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ElementsX 6©

translated by Henry Mendell (Cal. State U., L.A.)

Return to Elements X, introduction

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Prop. 6: If two magnitudes have a ratio to one another that an arithmos has to an arithmos, the magnitudes will be commensurable.

Corollary: Given two arithmoi and a straight-line, and similar figures similarly constructed from the line and a straight-line mean in-ratio between the straight-line and another straight-line in the ratio of the arithmoi will also be in the ratio of the two arithmoi.

(diagram 1) For let two magnitudes, A, B, have a ratio to each other that an arithmos, D, has to an arithmos, E. I say that magnitudes A, B are commensurable.

(diagram 2) For as many as are units in in D, let A be divided into so-many equals, (diagram 3) and let G be equal to one of them. (diagram 4) But as many as are units in E, let Z be composed from so-many magnitudes equal to G. And so, since as many as are units in D so-many are also magnitudes in A equal to G, G is also the same part of A that the unit is a part of D. (diagram 5) Therefore, it is: as G to A so the unit to D. But the unit measures arithmos D. Therefore, G also measures A.Analysis

1. A : B = d : e

2. Let A/d = G

3. Let G*e = Z (to show that Z = B)

3. Hence, G measures Z

5. G : A = u : d (let u be the unit)

6. Hence, G measures A

7. A : G = d : u (inverse of 6)

8. G : Z = u : e (3)

9. A : Z = d : e (7, 8 ex aequali)

10. Hence, A : B = A : Z (1, 9)

11. B = Z

12. G measures B

13. A and B are commensurable (6, 13)

1. This is an odd step in the argument, since G was constructed as equal to a measure of A, that is, A being divided according to the units in D. We need that statement that G measures A, but why not infer it from the construction?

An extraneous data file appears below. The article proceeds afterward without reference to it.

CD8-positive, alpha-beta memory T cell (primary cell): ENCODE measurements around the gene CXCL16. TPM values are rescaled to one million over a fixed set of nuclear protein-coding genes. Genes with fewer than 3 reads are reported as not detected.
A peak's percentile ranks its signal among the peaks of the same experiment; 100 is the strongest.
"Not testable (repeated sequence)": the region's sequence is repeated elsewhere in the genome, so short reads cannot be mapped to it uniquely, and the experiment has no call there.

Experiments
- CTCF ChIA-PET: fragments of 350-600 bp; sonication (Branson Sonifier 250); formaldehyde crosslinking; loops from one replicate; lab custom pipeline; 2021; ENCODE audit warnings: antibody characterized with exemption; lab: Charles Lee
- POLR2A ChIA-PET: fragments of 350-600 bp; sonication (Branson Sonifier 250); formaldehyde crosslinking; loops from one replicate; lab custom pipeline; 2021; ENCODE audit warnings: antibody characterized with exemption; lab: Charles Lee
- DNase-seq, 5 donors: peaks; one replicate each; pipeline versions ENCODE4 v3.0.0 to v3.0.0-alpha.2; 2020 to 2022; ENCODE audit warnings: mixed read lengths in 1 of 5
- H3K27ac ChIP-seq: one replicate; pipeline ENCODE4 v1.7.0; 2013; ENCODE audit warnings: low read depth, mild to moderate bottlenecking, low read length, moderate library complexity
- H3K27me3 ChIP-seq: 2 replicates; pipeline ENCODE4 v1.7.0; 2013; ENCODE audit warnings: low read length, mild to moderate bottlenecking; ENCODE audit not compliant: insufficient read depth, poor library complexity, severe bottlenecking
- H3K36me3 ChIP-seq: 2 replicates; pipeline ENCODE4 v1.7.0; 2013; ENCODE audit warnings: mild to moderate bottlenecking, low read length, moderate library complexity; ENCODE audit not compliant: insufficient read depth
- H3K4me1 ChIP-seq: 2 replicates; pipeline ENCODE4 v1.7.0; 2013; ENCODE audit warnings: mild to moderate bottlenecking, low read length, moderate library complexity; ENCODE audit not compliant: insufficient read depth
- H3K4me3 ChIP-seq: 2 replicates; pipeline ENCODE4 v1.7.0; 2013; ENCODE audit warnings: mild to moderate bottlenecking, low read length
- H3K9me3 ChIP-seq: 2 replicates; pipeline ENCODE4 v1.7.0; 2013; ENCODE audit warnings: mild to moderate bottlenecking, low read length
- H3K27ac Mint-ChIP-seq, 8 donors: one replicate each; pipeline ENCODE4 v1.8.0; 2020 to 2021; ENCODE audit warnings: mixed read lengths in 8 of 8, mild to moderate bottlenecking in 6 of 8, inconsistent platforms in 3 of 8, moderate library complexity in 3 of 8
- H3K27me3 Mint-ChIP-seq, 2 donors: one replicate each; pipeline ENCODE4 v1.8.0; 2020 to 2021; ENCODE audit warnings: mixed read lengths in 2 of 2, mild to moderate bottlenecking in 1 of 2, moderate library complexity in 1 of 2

Provided (Corollary):

From this it is obvious that if there are two arithmoi, as D, E, and a straight-line, as A, it is possible to make it as arithmos D to arithmos E, so the straight-line to a straight-line. But if a mean in-ratio of A, Z is also taken, as B, it will be: as A to Z so will the figure from A to the figure from B, that is as the first to the third, so the figure from the first to the figure from the second, whatâ€™s similar and similarly inscribed up [VI, cor. 2, cf. C def. 9]. But as A to Z so is arithmos D to arithmos E. Therefore, as arithmos D also has come-about to arithmos E, so the figure from straight-line A to the figure from straight-line B, just what it was required to show.

In other words, Figure(A) : Figure(B) = A : Z = D : E, an arithmos to an arithmos

Note that A and B may be incommensurable (in length only), even thought the figures will be commensurable.

In the context in Book X, the expression 'that from a line' normally indicates a square drawn on the line. However, the theorem and corollary alluded to concern any similar polygons ('the figure (eidos) from...'), though they mention as well squares and triangles. Since there is a little ambiguity in the text, it seemed better to leave the generality in the translation. In the diagram, I have obviously used squares.

The corollary guarantees that we can readily get commensurable squares.

Differently the 6th

For let two magnitudes, A, B, have to each other a ratio that arithmos G has to arithmos D. I say that the magnitudes are commensurable.

For as-many-as are units in G, let A be divided into so-many equals, and there be an equal to one of them, E. Therefore, it is: as the unit to arithmos G, E to A. But it is also: as G to D, A to B. Therefore, ex aequali, it is: as the unit to D, E to B. But the unit also measures D. Therefore, E also measures B.. But E also measures A, since the unit also does G. Therefore, E measures each of A, B. Therefore, A, B are commensurable, and E is their common measure, just what it was required to show.